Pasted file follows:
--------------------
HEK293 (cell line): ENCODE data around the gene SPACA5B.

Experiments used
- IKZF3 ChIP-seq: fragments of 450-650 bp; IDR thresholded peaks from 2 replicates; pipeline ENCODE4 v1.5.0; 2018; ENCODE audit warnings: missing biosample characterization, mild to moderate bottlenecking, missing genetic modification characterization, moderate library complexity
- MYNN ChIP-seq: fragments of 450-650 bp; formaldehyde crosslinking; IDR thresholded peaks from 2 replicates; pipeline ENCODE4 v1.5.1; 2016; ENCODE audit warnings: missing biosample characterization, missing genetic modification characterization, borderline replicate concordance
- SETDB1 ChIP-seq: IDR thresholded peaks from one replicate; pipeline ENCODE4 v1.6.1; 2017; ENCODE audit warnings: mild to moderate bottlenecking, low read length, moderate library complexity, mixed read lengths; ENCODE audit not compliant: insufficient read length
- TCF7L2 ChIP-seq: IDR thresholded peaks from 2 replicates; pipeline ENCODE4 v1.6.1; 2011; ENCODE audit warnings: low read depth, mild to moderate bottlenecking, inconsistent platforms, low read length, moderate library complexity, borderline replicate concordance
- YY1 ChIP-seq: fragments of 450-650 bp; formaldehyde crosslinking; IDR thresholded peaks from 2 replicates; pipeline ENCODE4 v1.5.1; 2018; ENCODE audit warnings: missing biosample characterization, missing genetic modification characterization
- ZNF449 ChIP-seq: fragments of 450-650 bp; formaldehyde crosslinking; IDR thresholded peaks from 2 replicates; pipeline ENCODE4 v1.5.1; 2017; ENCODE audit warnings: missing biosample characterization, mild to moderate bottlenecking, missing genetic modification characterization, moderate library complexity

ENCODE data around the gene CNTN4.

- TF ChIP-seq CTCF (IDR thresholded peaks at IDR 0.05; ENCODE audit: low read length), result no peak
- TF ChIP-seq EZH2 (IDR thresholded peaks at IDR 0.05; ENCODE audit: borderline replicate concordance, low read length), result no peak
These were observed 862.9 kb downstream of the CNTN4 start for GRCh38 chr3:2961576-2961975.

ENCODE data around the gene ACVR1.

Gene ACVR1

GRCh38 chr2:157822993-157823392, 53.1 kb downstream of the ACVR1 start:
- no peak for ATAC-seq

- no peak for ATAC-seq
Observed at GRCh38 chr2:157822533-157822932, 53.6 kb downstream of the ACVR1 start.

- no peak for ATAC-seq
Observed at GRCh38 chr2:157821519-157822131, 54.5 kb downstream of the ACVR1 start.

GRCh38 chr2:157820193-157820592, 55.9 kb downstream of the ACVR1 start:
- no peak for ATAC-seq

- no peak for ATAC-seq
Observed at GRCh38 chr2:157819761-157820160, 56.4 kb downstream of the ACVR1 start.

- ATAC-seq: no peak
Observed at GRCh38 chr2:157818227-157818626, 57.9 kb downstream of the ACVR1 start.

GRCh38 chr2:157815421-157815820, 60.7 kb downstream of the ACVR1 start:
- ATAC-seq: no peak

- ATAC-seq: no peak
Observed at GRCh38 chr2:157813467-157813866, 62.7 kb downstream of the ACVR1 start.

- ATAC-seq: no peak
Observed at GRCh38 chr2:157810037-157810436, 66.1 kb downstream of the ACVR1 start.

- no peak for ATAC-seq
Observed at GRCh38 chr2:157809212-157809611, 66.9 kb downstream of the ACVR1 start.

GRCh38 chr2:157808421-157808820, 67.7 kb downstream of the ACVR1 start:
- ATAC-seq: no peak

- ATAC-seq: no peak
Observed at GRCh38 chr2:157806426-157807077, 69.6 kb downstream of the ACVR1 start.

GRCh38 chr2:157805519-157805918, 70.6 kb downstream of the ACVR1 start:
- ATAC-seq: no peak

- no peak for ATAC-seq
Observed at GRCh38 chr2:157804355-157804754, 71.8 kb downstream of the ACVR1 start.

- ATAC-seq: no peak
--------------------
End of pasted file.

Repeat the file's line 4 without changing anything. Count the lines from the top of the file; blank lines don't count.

- MYNN ChIP-seq: fragments of 450-650 bp; formaldehyde crosslinking; IDR thresholded peaks from 2 replicates; pipeline ENCODE4 v1.5.1; 2016; ENCODE audit warnings: missing biosample characterization, missing genetic modification characterization, borderline replicate concordance